α‑Synuclein Exhibits Differential Membrane Perturbation, Nucleation, and TLR2 Binding through Its Secondary Structure
journal contributionposted on 16.11.2020, 18:35 by Manisha Kumari, Pranita Hanpude, Tushar Kanti Maiti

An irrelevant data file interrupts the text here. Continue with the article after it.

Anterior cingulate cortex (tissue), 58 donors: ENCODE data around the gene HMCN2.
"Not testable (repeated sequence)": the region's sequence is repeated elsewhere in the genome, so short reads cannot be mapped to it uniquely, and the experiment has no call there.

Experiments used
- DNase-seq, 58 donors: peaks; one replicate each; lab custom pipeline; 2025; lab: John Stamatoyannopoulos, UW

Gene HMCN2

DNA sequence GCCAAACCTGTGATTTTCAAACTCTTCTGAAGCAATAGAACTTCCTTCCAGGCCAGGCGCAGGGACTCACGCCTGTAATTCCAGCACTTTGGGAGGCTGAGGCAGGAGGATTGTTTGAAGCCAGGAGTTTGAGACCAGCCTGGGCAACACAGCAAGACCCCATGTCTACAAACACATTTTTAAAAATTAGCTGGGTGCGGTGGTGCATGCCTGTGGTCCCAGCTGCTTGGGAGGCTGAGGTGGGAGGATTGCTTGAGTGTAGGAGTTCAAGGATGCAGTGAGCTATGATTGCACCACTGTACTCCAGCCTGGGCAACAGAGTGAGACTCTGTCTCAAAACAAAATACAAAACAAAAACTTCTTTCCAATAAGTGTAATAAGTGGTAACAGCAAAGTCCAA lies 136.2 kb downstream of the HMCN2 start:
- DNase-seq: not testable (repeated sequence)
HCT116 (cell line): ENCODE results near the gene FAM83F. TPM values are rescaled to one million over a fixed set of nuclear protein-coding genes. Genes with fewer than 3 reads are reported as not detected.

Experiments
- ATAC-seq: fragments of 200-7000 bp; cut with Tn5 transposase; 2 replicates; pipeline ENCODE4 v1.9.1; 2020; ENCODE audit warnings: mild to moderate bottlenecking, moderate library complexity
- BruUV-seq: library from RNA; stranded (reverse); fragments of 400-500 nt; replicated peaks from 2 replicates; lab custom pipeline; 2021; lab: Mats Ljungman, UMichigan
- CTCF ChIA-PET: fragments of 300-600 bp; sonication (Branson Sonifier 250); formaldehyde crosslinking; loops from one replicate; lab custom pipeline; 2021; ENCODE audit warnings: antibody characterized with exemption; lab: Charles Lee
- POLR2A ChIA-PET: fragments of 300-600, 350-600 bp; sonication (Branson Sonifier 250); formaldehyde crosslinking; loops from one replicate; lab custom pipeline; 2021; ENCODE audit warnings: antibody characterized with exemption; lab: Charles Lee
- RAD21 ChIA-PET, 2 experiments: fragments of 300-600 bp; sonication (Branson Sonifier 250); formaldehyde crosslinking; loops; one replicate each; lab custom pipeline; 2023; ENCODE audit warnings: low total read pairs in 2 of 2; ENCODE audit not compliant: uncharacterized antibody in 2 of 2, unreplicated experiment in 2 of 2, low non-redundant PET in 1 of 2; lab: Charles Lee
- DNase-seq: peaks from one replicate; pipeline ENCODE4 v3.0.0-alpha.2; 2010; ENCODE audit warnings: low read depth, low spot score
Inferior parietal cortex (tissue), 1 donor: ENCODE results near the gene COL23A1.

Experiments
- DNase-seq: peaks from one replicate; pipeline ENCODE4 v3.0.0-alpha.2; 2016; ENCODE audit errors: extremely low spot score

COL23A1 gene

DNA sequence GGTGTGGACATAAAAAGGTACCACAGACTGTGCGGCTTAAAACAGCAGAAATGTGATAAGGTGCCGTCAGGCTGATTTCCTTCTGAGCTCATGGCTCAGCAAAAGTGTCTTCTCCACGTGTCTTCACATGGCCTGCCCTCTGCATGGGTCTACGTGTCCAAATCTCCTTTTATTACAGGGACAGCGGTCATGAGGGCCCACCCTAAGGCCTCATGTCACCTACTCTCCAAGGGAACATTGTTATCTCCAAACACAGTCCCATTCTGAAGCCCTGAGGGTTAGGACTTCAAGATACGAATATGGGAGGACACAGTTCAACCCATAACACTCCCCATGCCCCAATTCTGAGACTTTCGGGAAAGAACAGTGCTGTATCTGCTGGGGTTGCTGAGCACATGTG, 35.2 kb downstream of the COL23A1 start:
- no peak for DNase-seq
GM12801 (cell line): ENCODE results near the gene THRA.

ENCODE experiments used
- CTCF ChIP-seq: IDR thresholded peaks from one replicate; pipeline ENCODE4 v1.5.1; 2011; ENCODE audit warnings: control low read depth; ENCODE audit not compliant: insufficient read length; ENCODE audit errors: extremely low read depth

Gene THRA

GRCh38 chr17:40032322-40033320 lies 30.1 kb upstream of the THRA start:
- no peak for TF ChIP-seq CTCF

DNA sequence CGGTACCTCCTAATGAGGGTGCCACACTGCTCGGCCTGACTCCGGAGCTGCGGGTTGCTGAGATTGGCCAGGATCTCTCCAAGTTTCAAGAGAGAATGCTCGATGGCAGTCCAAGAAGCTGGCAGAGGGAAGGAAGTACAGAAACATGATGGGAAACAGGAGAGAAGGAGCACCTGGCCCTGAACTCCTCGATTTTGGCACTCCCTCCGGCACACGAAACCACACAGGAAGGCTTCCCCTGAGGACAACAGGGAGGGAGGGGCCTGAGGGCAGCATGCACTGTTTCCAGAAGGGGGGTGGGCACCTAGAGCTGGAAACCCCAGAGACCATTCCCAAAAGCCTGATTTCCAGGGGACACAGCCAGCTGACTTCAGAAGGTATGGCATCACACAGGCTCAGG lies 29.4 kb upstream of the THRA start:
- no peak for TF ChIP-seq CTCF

Amyloid formation drives the pathology of different neurodegenerative diseases. α-Synuclein is a natively unfolded protein that assembles itself into toxic amyloid structures, hence contributing to synucleinopathy. Its amyloid formation proceeds through various conformational intermediate stages, starting with a lag phase, followed by a rapid growth phase, and leading to beta rich fibril formation. Few studies have shown that the helix rich intermediate may be involved in fibril formation. Earlier, the helix intermediate was only studied in the membrane bound state. Despite many years of research, a precise mechanism of α-synuclein aggregation and the significance of intermediates with variable secondary structures are not well elucidated. Therefore, this study aims to understand the importance of secondary structures in α-synuclein-mediated neuronal toxicity. Our data revealed that the helix rich intermediate species exposes more of the hydrophobic surface than the beta rich intermediate species and harbors with the lipid membrane efficiently, thus contributing to the greater roughness of the cellular membrane that subsequently results in membrane disruption. It has been seen that upon internalization these species also activate the redox machinery. β-Sheet enrichment contributes to self-assemblies of monomeric α-synuclein as it binds more with the monomeric species than the helix rich species. Additionally, we also observed that the beta rich species exhibits stronger TLR2 binding than the helix rich species as well as a potentiated neuroinflammatory cascade. Taken together, our data evidently put forward that secondary structures play a differential role during amyloid formation, and targeting them can be a novel intervention strategy for neurodegenerative disease progression.